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This shifts the balance in the right direction, but it’s a delicate balance. While it’s still expected that private investors provide the facility upfront, the percentage of profit and contract available is reduced. Private investors’ construction contractors’ interest in these contracts has cooled somewhat.

Lessons learned in UK could be applied elsewhere. We should look to get this balance right with enough public authority and influence and reasonable return for investors in future PPP projects in UK, as well as those emerging in North America, the Middle East, and elsewhere if we want innovative, forward looking, and adaptable hospitals.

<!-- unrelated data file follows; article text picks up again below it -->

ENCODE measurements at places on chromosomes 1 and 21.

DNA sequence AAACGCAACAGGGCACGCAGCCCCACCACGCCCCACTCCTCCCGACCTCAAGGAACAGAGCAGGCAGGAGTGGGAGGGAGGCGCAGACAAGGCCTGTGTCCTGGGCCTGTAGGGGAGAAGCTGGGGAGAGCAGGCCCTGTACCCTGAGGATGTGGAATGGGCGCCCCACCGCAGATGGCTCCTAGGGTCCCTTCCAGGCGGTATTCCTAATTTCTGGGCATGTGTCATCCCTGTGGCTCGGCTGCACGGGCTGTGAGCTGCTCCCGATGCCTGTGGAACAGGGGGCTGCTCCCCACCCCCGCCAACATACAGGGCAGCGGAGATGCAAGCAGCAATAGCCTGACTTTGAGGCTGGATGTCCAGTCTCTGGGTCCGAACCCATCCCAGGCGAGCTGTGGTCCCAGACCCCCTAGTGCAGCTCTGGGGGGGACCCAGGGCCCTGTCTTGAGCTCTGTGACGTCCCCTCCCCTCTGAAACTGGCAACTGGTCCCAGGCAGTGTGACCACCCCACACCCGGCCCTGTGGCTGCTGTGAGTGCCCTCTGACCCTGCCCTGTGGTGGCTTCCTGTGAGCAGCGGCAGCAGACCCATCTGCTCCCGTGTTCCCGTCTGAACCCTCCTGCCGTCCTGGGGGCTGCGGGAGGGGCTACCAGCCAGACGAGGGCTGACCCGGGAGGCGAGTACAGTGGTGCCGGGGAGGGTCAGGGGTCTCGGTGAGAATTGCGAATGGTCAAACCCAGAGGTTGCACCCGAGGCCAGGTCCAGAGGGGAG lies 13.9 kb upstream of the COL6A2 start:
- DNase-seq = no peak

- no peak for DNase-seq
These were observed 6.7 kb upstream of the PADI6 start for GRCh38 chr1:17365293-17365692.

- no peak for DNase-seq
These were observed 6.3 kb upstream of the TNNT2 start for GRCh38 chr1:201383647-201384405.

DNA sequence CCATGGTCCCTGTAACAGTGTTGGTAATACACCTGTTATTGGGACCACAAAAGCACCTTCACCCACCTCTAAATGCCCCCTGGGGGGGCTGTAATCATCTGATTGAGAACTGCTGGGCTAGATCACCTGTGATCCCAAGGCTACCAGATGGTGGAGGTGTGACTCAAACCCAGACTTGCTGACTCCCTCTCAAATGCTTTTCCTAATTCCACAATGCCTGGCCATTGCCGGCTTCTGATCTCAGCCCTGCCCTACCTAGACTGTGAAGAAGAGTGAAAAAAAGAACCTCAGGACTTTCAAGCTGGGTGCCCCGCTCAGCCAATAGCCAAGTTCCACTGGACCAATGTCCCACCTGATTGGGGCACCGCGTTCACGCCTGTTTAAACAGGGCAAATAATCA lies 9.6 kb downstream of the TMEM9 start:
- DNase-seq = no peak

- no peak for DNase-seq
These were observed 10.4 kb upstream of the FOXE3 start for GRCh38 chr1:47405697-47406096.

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What else is essential to making PFIs work for designer, the public, and healthcare?

Early user engagement: Bring the facilities manager into the design process at the beginning as a key design team member and keep them integral to the design process throughout all stages of the design.

More public authority and influence: Give public authority through the users a seat at the table and power to steer the process a bit more through the construction contract and the operational contract.

BIM technology: Link the early engagement of facilities management and operation with BIM technology, so that you can simulate operation throughout the design process with enough accurate detail to cost the facility maintenance activity over 35 years. In this way, clients and facilities teams can tighten up contracts, anticipate realistic maintenance costs, and those ballooning monthly payments can be avoided.